Banking used to be about cash, now it’s about tech

31 July 2014 / Published in Tech & Innovation

James Bergin is not your typical banker. And yet he is not your typical geek either. Nestled halfway between a pin-stripe suited executive, and a hoody-toting Zuckerberg techie, his pockets seem to be filled with gadgets that constantly beep and buzz during our chat.

As Chief Architect of ASB’s Technology and Innovation division, he has the unenviable responsibility of creating a vision of something that doesn’t yet exist in a rapidly changing technology universe. Yet at the same time, his primary focus is to improve the financial well-being of our customers through the use of technology.

“Banking stopped being about cash a long time ago,” he says earnestly. “Now it’s about customers and technology. Money is ones and zeros.”

Start-up mentality

Watching too much Netflix has spawned the perception that working in tech means getting knee deep in a start-up and eating massive quantities of pizza. Corporates have largely been side-lined by this Silicon Valley image, however James says that peeling back the layers reveals a different story.

“Technology has driven an incredible amount of change into industries like banking – it has forced us to constantly reinvent ourselves, and in doing that we have adopted a start-up mentality. Agile software development is now commonplace in our technology projects where scrum masters run tightly focused delivery streams with their teams. Releases are shipping out the door to external and internal audiences on an almost daily basis, and our Albany technology campus hums with as much excitement as any San Francisco start-up.”

Banking and tech workers

ASB is currently bolstering its tech army to support the shift in the innovation and digital landscapes.  So what kind of people does ASB look for when recruiting new tech team members? Communication skills rank highly according to James. “We’re looking for exceptional communicators who are quick learners and can embrace ambiguity. Interpersonal skills are hugely important when it comes to tech – just because you spend a lot of time at a device or screen doesn’t remove the requirement to succinctly communicate with others in the business.”

Passion and learning also feature highly. “The driving need to innovate and create solutions means they must be self-starters who have a thirst for self-improvement – education doesn’t stop when you leave university. Your ‘age and stage’ in your career are secondary to demonstrating passion and continual learning.” James breaks off for a minute to talk about ‘tinkerers’. “People who are passionate about tech are tinkerers and toymakers. They’ll be spending their weekends trying out new tech at home, participating in online communities, attending hackathons or meetups, connecting with others in the industry and generally doing whatever they can to keep up with the state of the art.“ In terms of keeping up with the technology play, James says he makes the most of his daily commute time by listening to podcasts – US-based TwiT and Daily Tech News are his tech favourites along with the NZ Tech podcast – and he relies on Twitter and Flipboard apps to curate the important topics and keep him up-to-date. Business savvy info from economist reports and the ASB Securities Morning Brief also hit his inbox daily.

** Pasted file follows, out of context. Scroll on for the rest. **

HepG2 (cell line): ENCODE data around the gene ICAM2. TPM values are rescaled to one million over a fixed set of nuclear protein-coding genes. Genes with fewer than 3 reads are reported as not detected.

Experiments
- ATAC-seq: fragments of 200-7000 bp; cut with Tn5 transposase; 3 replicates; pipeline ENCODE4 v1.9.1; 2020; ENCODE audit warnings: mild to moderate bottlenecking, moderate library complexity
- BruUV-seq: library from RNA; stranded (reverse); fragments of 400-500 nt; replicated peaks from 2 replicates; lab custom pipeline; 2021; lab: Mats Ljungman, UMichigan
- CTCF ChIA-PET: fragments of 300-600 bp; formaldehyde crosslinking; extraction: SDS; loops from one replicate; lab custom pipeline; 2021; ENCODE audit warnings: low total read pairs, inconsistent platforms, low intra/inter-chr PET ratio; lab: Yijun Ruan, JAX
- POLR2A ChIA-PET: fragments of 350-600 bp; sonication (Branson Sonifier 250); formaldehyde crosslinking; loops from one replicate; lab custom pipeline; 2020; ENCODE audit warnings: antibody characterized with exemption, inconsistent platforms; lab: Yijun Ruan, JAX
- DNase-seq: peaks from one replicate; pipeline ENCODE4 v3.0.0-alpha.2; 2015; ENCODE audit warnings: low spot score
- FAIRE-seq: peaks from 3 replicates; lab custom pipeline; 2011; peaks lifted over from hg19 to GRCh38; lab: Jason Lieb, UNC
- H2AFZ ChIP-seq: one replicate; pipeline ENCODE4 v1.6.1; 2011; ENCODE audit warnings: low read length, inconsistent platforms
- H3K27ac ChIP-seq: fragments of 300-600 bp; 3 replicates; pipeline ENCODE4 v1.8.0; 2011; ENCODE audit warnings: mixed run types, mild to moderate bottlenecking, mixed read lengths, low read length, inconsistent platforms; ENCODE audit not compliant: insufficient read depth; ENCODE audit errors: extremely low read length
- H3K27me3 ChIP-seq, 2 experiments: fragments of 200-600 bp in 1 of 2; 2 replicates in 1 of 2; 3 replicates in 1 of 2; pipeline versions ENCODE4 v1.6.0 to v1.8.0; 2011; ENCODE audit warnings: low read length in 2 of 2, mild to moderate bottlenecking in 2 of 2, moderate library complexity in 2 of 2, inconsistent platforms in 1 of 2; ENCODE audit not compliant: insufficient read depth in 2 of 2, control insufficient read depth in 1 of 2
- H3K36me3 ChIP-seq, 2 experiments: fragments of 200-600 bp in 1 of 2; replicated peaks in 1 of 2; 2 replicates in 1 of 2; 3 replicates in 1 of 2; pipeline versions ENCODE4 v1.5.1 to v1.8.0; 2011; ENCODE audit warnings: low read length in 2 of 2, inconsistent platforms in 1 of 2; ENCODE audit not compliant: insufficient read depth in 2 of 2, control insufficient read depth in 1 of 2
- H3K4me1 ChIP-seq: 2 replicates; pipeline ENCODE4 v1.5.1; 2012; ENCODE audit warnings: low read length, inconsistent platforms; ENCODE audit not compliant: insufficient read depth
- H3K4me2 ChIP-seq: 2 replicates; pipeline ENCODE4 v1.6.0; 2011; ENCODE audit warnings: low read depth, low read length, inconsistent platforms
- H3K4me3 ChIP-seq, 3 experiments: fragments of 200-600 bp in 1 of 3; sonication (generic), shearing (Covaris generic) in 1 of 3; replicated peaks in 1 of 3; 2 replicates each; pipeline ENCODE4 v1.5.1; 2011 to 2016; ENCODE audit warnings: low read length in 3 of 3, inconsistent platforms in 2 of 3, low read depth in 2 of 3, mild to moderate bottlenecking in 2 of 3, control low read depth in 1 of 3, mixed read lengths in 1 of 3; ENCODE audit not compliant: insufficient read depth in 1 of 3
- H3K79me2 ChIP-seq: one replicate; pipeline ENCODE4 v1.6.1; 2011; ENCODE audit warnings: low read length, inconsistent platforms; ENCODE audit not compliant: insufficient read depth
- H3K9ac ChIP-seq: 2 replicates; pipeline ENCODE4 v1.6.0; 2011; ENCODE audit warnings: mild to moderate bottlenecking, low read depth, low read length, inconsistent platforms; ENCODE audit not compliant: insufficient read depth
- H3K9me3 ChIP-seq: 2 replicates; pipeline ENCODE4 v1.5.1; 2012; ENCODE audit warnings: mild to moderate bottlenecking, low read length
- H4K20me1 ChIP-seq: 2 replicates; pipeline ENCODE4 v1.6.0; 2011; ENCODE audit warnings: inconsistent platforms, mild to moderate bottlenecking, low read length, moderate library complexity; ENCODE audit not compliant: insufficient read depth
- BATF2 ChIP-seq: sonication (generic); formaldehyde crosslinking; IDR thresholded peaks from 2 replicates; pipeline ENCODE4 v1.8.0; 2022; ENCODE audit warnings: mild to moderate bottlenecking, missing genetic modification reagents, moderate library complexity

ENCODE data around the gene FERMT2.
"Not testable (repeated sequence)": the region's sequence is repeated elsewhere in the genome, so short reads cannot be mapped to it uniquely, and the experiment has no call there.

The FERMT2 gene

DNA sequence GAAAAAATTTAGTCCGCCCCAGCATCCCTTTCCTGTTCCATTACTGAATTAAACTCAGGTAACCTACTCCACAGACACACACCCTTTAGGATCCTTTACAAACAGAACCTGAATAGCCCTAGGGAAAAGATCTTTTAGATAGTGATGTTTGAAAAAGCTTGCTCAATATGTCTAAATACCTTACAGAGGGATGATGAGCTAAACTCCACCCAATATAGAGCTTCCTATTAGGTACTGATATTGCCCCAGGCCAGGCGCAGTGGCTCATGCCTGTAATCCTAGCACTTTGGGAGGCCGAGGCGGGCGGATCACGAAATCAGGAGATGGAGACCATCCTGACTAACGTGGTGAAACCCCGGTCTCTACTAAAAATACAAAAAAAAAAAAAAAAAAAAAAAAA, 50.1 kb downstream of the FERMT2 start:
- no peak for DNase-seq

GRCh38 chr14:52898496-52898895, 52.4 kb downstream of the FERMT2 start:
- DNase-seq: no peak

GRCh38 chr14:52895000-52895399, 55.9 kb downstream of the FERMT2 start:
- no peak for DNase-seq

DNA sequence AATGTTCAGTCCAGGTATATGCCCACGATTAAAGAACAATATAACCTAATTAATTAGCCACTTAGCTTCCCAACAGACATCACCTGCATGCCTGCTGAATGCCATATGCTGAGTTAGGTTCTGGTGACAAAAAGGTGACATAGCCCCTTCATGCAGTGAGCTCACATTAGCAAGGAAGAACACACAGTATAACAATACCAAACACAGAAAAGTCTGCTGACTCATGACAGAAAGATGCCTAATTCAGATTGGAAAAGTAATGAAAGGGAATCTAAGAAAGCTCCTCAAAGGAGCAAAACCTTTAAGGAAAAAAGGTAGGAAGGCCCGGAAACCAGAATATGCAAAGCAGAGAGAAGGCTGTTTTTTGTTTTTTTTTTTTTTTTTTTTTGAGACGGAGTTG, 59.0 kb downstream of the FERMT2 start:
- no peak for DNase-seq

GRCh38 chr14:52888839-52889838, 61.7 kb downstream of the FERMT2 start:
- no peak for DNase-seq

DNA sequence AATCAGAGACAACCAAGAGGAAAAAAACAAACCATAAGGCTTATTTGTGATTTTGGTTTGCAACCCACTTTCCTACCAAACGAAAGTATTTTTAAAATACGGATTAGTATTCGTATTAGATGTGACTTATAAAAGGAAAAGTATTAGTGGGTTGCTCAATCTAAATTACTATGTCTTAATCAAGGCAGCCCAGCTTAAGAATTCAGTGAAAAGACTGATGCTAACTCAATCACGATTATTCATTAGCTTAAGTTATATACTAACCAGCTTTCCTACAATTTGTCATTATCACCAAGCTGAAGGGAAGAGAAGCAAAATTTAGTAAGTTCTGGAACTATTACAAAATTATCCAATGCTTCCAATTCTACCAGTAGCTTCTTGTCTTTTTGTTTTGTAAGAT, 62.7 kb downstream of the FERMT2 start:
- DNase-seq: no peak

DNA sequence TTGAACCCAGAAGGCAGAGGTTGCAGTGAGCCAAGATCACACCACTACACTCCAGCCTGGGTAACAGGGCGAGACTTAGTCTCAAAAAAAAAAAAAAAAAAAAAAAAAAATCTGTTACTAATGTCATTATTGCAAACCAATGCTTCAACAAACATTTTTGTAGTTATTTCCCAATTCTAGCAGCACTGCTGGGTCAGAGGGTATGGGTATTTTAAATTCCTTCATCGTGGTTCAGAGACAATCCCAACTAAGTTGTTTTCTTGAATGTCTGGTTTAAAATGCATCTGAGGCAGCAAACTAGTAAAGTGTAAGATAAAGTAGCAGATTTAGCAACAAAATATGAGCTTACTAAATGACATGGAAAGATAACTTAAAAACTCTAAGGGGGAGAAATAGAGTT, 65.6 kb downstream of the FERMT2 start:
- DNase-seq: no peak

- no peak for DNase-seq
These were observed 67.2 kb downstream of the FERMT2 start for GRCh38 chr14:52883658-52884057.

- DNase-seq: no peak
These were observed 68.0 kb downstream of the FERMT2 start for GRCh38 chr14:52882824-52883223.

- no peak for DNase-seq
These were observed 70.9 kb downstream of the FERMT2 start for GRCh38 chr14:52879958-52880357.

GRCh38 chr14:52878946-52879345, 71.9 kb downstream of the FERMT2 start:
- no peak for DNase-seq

And what do these innovative passionate self-starters get in return? ASB invests in its people’s development through formal and informal programmes including on the job training, soft skill coaching and opportunities to move within the organisation.”70 per cent would be learning on-the-job, 20 per cent coaching or mentoring from others and 10 per cent formal training.” James is approaching his 10-year anniversary at ASB, something he seems mildly surprised about. “The time has flown by. I’ve been able to move within roles at ASB, so I’ve grabbed these opportunities as they’ve surfaced, and I’ve had a lot of support to do this.” Although too modest to mention it, James was a finalist in this year’s CIO Emerging ICT Leader Awards.  

The future is bright

So what does the Chief Architect see in our future? “New Zealand is a powerhouse of ideas!” he exclaims enthusiastically. “Companies like ASB will help ‘New Zealand Inc’ punch above our weight on the world stage. We can demonstrate that ideas and innovation are not affected by a lack of economies of scale or the tyranny of distance. ASB will be part of this – it is a very exciting time for us.” And with that, he raced out the door - his pocket gadgets buzzing increasingly urgently.

A very bright vision for the future indeed.


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